More generally, we can think about systems with storage in terms of bits stored or states, and these alternative views are exponentially related (since $k$ bits of storage exhibit $2^k$ distinct states). Each view is useful in certain circumstances.

Asynchronous Inputs

9.2.6. Asynchronous Inputs

Our primitive lock is a clocked sequential device, whose reliable operation requires that its inputs obey the dynamic discipline: they must obey setup and hold times dictated by our implementation. This constraint is manageable so long as the inputs are generated by another sequential device sharing the same clock as our FSM, the common case when we are constructing large sequential systems from clocked components.

In the case of a combination lock, however, we might reasonably require that the input bits are coming from a human pressing buttons rather than a clocked machine. We can't assume that the human is aware of the details of our FSM's clock timing, or the setup and hold times required by our device.


Two-button lock FSM
We might construct a more practical version of our lock using two input buttons $B_0$ and $B_1$ as shown on the right, allowing the user to press $B_0$ to enter a $0$ or $B_1$ to enter a $1$ as the next bit of the combination. Each of the inputs has the value $1$ only when the corresponding button is pressed; we assume that the clock is fast compared to the frequency of button presses, so that many clock cycles will go by for each consecutive bit entered by a button press.

Added wait states
We can accommodate these extra clock cycles in our FSM by adding some additional FSM wait states to our FSM, as sketched to the left. Each of the added states is entered when a button is pressed, and is left only when that button is subsequently released (many clock cycles later).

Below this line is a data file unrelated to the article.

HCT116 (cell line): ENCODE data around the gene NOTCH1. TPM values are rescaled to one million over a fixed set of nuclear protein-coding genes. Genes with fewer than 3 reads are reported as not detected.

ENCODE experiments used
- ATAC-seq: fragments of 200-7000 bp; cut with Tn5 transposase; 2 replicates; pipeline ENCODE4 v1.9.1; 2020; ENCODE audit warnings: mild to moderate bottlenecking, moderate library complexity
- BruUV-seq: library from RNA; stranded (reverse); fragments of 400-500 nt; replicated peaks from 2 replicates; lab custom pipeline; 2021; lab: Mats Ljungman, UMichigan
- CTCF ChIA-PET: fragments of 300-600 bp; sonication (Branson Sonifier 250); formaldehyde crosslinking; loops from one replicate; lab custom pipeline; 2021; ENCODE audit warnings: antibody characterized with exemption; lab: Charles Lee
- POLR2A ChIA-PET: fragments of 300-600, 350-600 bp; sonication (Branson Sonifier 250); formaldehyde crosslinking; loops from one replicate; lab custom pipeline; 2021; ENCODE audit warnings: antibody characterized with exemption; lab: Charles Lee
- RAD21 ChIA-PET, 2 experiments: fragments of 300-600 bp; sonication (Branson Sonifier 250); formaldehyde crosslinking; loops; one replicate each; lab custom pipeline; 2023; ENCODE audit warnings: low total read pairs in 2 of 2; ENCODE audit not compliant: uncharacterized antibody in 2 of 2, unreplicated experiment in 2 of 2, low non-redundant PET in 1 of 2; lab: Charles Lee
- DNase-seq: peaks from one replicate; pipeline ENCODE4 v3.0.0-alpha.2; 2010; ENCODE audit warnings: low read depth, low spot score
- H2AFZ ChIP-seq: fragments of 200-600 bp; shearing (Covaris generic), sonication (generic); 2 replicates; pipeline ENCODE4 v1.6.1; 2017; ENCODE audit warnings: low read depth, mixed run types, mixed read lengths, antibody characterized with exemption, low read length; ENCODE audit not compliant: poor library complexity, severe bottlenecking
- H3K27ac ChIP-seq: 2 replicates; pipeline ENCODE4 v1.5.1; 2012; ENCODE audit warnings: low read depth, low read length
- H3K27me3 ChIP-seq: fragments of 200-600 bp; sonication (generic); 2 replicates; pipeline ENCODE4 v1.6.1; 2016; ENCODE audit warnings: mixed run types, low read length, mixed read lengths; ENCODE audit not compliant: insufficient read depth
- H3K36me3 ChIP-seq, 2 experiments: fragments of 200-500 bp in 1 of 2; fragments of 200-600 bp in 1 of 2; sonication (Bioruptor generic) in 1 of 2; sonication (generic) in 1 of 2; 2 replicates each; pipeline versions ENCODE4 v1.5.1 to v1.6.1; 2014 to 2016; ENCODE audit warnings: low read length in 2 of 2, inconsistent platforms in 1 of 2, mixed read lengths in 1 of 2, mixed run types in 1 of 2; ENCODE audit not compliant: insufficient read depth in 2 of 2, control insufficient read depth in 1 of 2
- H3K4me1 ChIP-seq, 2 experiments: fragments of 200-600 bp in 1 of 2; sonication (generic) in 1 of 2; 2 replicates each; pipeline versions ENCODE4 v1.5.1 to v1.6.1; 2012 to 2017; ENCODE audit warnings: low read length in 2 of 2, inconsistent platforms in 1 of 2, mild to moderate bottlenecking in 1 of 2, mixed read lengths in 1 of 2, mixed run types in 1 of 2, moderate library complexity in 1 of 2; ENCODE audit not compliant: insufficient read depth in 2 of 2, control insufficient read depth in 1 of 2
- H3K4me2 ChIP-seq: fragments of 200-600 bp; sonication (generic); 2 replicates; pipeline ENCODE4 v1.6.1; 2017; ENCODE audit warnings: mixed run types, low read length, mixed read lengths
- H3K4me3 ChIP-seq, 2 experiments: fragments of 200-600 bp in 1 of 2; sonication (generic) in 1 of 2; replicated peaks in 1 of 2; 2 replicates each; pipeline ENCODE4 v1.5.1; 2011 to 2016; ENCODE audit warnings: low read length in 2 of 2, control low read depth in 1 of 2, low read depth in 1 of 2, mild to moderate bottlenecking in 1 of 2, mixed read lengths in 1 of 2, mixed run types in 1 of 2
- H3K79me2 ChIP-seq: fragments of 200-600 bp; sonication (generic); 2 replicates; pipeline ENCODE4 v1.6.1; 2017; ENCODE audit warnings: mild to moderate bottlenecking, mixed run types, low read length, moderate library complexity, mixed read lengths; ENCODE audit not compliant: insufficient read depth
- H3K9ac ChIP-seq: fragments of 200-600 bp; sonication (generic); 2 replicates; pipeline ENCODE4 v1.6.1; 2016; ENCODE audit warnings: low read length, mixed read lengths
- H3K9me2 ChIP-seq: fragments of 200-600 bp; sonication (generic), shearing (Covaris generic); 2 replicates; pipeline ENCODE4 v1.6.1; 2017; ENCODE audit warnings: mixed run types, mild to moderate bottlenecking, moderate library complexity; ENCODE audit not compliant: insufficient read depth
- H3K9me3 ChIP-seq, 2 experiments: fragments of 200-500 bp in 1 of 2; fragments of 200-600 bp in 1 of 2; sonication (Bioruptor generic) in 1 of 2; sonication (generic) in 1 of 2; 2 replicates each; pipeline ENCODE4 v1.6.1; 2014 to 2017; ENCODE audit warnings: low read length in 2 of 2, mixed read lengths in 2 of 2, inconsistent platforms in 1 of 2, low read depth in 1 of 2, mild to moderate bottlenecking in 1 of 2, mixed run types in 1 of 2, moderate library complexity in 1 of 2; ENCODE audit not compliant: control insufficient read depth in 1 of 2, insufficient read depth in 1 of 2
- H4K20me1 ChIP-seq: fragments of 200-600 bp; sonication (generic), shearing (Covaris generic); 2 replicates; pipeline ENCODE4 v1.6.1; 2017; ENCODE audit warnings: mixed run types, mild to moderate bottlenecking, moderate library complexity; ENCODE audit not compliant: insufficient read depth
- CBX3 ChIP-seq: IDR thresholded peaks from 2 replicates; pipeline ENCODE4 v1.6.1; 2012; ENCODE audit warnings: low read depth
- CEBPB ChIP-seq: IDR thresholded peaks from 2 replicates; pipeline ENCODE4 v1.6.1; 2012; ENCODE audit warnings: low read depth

The observant reader will note that while this approach deals with the disparity between the rate at which a human enters input bits and the frequency of our clock, the input changes on $B_0$ and $B_1$ remain asynchronous with respect to the clock. Thus we cannot guarantee that any setup and hold time restrictions we place on the timing of these inputs will be met by our unsynchronized (human) source of input values. This important remaining problem is the subject of Chapter 10.

FSM Properties

9.3. FSM Properties

The characterization of FSMs by their number of states, rather than their total amount of storage in bits, leads to a geometric increase in their size (in terms of states) as small FSMs are combined to make bigger ones. We have seen that an FSM implemented using $k$ bits of storage as shown to the left has at most $2^k$ states; hence adding a single bit of storage potentially doubles the number of states.

m*n-state FSM
Moreover, an FSM constucted using an $m$- and $n$-state FSMs as components may have as many as $m \cdot n$ states, as each state of the combined FSM corresponds to a pair of states from the component FSMs. This corresponds to our intuition regarding their implementation, as the total storage required for the combined machine is about $log_2(m)+log_2(n) = log_2(m \cdot n)$.
FSM Party Games

9.3.1. FSM Party Games


Mystery FSM
Consider a geek party game in which you are handed an unknown FSM like the one shown to the left and asked to discover its behavior (i.e., to figure out its state transition diagram). The mystery FSM has two buttons labeled $0$ and $1$, and makes a transition on each button press. Its single output is a light which is on in some states and off in others. It also has an on/off switch which can be used to return the FSM to its initial state. Can you discover the behavior of this FSM without disassembling it?

In general, you cannot reverse-engineer the black-box FSM in finitely many experiments, unless you are given some upper bound on the number of its states. Suppose, for example, you spend a few minutes trying input sequences, and notice that the light goes ON each time you press the $1$ button and OFF each time you press $0$.

You might reasonably conclude that the FSM is the simple 2-state machine diagramed to the right, based on your experiments: its a straightforward ON/OFF switch.

Such a conclusion is premature, however; there are some input sequences not represented in your experiments.

Your host might demonstrate, for example, that the FSM behaves as shown to the left by entering four consecutive $1$ inputs, an input sequence you hadn't tried. Since the behavior of the FSM is demonstrably different from that of your proposed 2-state transition diagram, you are forced to conclude that its a different FSM.